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Skip Bin Hire: How to Avoid Extra Charges

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No doubt you've done your homework if you're going to hire a skip bin. You would have decided upon the best-sized bin for your purposes at a competitive price. It's important to ensure that the price you have been quoted is all you'll have to pay. There are some instances where you might end up paying more than you were planning. It's certainly easy enough to avoid these extra charges if you plan ahead, by ensuring that the skip bin you're hiring is the best place for what you need to get rid of. So what are some things you need to consider?

Recyclable Items

Skip bins are there to get rid of whatever you no longer need. Some of these items will go straight to landfill, and other items can be recycled. Will you be putting a lot of recyclable items into the skip bin? Most skip bin companies strictly take care of refuse removal and are not recyclers themselves. When the skip bin is collected, its contents will be sorted. It's important to ask any potential skip bin company whether there is an extra fee for recyclable content. In some instances this fee is included in the price of your hire, although in some instances it might be applied as an additional surcharge. This possible surcharge would include the cost of transporting these recyclable items to a recycler, so it's important to find out whether this cost is included in the quoted price.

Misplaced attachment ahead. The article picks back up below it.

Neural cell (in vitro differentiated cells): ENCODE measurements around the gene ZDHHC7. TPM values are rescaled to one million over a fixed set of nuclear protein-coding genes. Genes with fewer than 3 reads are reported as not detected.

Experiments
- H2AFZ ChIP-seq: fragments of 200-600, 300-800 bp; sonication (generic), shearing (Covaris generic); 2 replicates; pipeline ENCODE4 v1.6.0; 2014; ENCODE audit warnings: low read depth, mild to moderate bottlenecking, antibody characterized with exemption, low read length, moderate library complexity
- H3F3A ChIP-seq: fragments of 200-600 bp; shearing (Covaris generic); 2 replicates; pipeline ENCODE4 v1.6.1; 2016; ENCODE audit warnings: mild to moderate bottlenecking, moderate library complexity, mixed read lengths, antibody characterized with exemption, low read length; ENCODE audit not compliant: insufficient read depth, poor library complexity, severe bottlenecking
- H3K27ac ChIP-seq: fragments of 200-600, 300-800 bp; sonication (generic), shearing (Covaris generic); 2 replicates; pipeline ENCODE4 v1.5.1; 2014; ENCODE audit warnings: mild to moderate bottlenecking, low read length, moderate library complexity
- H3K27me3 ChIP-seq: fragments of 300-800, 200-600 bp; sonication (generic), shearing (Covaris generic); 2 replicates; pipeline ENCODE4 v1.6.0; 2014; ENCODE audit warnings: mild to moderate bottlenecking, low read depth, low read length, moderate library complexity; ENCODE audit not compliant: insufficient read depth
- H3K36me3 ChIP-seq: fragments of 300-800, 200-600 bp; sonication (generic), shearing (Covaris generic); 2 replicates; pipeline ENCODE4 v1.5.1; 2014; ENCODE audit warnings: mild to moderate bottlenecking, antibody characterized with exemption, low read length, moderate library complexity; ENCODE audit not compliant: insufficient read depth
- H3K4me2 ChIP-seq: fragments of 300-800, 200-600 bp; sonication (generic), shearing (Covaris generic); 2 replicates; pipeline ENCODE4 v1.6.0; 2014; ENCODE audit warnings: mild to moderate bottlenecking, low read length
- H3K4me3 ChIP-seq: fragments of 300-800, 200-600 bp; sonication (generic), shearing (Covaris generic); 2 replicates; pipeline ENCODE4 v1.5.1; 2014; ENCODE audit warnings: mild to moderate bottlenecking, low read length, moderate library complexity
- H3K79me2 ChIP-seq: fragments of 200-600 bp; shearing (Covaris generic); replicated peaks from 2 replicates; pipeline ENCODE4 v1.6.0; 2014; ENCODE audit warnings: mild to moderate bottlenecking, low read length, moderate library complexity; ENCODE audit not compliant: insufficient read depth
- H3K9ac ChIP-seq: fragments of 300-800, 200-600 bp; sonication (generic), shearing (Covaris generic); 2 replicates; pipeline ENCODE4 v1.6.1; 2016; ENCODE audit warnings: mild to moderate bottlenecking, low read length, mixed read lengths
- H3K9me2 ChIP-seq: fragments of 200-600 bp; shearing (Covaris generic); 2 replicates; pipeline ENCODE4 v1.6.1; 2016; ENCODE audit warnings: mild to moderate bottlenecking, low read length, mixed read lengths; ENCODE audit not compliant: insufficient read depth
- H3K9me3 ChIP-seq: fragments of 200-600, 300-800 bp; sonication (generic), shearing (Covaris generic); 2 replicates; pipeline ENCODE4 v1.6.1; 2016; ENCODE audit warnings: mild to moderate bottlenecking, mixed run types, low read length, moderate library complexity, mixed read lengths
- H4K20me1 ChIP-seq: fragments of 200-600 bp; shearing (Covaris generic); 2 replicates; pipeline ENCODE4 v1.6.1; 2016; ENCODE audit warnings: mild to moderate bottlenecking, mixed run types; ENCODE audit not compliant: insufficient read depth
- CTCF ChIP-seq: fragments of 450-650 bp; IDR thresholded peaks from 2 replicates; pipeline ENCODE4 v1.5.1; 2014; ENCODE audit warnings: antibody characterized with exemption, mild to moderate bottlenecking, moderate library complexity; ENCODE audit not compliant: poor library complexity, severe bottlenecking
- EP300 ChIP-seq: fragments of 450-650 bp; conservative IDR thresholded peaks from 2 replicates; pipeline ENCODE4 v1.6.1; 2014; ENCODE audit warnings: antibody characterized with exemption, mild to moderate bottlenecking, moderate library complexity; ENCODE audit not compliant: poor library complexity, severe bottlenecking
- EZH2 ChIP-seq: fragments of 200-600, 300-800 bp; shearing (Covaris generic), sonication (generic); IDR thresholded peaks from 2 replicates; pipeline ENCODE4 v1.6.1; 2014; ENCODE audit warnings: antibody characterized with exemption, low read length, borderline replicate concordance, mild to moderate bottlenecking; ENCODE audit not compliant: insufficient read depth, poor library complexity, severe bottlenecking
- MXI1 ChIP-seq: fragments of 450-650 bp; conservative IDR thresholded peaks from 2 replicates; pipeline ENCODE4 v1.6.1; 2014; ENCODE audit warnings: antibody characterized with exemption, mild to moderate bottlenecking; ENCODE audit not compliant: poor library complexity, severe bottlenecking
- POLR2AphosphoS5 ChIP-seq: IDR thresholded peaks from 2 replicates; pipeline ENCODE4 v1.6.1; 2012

Soil and Garden Waste

Do you need the skip bin to dispose of the waste produced during a garden renovation? Not everything from such a project can be placed into a general skip bin. Green waste should be bagged before being placed into the bin (so it can easily be separated and composted), but not all types of soil can be placed into a skip bin. Clean fill and hard fill is fine in most instances, and this includes clean soil (with absolutely no weeds or turf), rocks, concrete, clay, bricks, and even tiles. Garden soil is not generally classed as clean fill as it might contain contaminants (generally weeds or pieces of turf). These contaminants mean that the soil cannot be reused. Have a word with the skip bin provider. If you are only disposing of garden soil (which can be sent to landfill), then this should not pose a problem. If you need to dispose of a combination of garden soil, clean fill and hard fill, then an additional bin might be required (so that the garden soil does not contaminate the other types of fill), or you might wish to dispose of your excess garden soil at a later stage.

Delivery and Placement

Ensure that you have space for the skip bin. If you need to place it on the closest nature strip to your home, then enquire with your local council as soon as possible. You might need a permit (which will increase your overall cost) and failure to obtain one might result in a fine. You also need to ensure that there are no clearway times (preventing vehicles from stopping or parking to relieve congestion) outside your address. This can restrict the times that your skip bin can be delivered. It might not necessarily cost you money, but it can certainly cost you valuable time.

By performing a few extra checks you can make sure that there will be no hidden charges for your skip bin, allowing you to get on with the job of filling it up.